United Kingdom 2017 BBC PROMS 64 – Rihm, Bruckner: Royal Concertgebouw Orchestra / Daniele Gatti (conductor). Royal Albert Hall, London, 1.9.2017. (CC)
Rihm – In-Schrift
Bruckner – Symphony No.9
Wolfgang Rihm’s 1995 composition In-Schrift is a powerful work, almost Stravinskian in the first part. As the conductor Daniele Gatti explained in a brief radio interview, Rihm exploits the tensions between the families of instruments. A central quasi-chorale offers some respite, the lower strings instructed to play senza vibrato, a moment that starts the music’s trajectory towards a remarkable ‘break’ for high bongos and woodblocks. This is not In–Schrift’s first Proms performance: Claudio Abbado and the Berliner Philharmoniker introduced it in the 1998 season.
In terms of orchestra layout, horns and harps and woodwinds sit where the violins would normally be; the instrumentation includes a pair of contrabass trombones and ‘contrabass tuba’; perhaps unsurprisingly, there are a contrabassoon and bass clarinet there as well. The brass section (which also includes four horns, three trumpets and four trombones) is balanced by three flutes, two clarinets in A as well as seven cellos and seven double-basses.
Written for a performance in St Mark’s Basilica in Venice, the work has a dual-meaning title: ‘Inschrift’ (Inscription) and ‘In Schrift’ (Made in script). The echoes of Stravinsky Gatti mentioned in the radio interview are perhaps understandable as an homage as that composer (along with Monteverdi and Gabrieli) had also written for St Mark’s. Gestural, almost pointillist at times, the piece begins with an arresting F sharp on no less than five tubular bells. The sheer rhythmic precision of Gatti’s performance, its sure confidence, was remarkable, the exactitude of the opening perhaps holding implicit the mechanistic outpouring of the remarkable long rhythmic section for bongos and woodblocks. Drama is key to this work; bass drum thwacks initiate lower strings after that percussion break as if narrating a new chapter of a story.
Perhaps the moment of performance drama here in Gatti’s baton going flying (rescued by the first flautist but actually untouched for the remainder of the performance) was itself an unscripted layer on Rihm’s text (Un-Schrift?!). The performance was stunning in its concentration. There were a suspicious number of empty seats for the first half, especially given the orchestra’s reputation; some even remained empty for the second half, an even bigger surprise.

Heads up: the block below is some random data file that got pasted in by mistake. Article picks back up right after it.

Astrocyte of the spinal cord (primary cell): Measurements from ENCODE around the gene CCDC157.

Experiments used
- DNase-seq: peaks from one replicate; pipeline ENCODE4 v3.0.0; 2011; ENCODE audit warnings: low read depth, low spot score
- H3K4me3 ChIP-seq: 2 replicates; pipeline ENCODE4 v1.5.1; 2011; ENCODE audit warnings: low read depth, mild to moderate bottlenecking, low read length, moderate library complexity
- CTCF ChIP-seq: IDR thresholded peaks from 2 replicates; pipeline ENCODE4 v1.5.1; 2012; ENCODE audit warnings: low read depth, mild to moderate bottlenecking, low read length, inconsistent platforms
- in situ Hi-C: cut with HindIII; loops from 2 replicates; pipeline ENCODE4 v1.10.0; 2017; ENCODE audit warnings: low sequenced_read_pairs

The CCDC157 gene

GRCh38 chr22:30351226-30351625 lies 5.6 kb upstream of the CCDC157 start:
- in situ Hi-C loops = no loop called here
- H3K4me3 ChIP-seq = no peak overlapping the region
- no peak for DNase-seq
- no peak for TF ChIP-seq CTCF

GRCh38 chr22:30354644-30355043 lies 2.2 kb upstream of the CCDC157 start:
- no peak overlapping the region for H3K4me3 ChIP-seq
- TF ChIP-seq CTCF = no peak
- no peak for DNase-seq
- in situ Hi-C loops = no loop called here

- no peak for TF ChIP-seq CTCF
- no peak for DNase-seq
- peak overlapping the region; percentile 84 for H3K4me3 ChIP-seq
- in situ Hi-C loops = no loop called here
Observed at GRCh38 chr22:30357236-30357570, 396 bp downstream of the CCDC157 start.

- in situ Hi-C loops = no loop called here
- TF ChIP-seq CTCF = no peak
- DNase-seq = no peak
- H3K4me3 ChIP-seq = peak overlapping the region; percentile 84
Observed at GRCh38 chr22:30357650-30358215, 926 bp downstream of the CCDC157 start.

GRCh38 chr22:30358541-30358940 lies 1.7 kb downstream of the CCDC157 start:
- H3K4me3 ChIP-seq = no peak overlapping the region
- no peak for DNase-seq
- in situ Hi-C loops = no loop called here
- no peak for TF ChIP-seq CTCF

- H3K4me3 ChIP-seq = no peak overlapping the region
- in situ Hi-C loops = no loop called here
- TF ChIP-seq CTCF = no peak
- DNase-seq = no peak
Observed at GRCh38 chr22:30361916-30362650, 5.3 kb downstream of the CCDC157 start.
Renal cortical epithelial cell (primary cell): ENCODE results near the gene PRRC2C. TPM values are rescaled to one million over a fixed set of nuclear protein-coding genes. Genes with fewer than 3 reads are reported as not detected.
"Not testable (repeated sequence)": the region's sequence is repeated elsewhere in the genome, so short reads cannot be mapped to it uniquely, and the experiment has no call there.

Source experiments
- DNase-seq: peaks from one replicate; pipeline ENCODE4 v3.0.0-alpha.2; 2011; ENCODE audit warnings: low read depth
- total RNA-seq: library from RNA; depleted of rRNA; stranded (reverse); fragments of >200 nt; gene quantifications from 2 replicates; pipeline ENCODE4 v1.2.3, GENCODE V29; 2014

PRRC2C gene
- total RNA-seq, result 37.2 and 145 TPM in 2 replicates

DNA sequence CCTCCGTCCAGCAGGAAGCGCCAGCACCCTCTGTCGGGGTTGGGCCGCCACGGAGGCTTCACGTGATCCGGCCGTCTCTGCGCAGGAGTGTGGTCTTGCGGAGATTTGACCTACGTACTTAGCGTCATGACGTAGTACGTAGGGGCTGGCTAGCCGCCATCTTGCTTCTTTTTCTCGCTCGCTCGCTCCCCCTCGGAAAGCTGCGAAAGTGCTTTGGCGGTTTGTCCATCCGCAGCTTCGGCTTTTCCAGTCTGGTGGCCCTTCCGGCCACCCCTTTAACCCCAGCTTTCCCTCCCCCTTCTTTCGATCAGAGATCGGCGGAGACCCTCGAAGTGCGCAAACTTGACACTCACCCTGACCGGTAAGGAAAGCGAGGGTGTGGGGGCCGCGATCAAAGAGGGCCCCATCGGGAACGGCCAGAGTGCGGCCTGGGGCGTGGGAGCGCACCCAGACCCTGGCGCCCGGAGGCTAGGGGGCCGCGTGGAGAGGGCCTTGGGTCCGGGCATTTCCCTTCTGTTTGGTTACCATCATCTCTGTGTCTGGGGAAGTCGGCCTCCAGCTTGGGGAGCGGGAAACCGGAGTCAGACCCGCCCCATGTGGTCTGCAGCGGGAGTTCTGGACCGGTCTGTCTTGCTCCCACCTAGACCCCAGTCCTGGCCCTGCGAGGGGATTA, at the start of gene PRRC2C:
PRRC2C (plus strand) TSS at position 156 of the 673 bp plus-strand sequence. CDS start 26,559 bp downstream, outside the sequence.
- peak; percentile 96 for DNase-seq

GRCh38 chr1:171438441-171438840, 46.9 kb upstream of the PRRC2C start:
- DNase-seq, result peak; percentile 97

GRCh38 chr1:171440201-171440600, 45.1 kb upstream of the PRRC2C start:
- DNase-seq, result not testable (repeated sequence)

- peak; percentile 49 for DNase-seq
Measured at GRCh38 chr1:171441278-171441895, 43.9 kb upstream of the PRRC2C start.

Daniele Gatti actually performed Bruckner’s Ninth previously at the Proms in 1999 with the Royal Philharmonic. And, of course, the Concertgebouw has a long and honourable tradition in Bruckner symponies. Just at the Royal Albert Hall, there have been performances by Chailly (First, 1992 and Third, 1988 – I was present at the latter, a fine performance) and Haitink (two Fifths an Eighth and a Ninth). Here, Gatti added a Ninth of his own to the Concertgebouw tally, a reading leaner than most.
Antiphonal violins added to the radiance of the contrapuntal writing. Technically, this was some of the finest Bruckner around: the unison horn slurs in that mid-low register were faultless. Structurally, Gatti read the first movement well, allowing for ebb and flow while retaining an underlying muscularity. There was the underlying feeling that this was good but not great Bruckner, however. Whether Gatti’s script was partially deconstuctionist (although not as X-ray in intent as Sinopoli) or just that he wanted a dollop of sunlight filtering through in his sonic cathedral, the effect was a string of highly interesting moments. Emaciated, otherworldly strings offered an intriguingly eerie moment.
Gatti opted to leave no gap between movements, having to make a silencing gesture to the audience at the opening of the third. The feeling that the energy could be cranked up just a touch for the Scherzo was possibly a reflection of a tempo that itself sounded just under. Dissonances offered a heavy-footed dance instead of grinding their way into our consciousness uncomfortably. The superb Trio was phenomenally done, however, and one should acknowledge the brilliant oboe of Alexei Ogrintchouk.
Again, it was moments in the Adagio rather than the movement’s overall trajectory that stood out. Ululating double-basses, a fine quartet of Wagner tubas, a lovely string depth that led to moments of near-radiance and a palpable sense of post-climax desolation were all notable; yet again this ultimately failed fully to engage into the greatness the work offers the interpreter. The ending seemed to come too soon and speak of matters too small.
In terms of Bruckner Ninths at the Proms, while Haitink has offered a quaternity of heavenly farewells (1967, 1969, 1983, 2012), many will rightly hold Günter Wand’s final 2001 Prom in highest regard. Gatti’s offering, however supremely executed, sadly fails to place him in the highest rank of Brucknerians.
Incidentally, this is actually the second (who knows, there may be more?) coupling of Rihm and Bruckner in London in 2017, as the former’s Second Piano Concerto was coupled with the latter’s Seventh Symphony by the BBCSO under Lothar Koenigs with pianist Nicolas Hodges at the Barbican in February. It turns out that the two composers do go rather well together.
It will be interesting to hear Gatti’s Mahler Fourth (Prom 65); maybe there will be a deeper sense of resonance on display.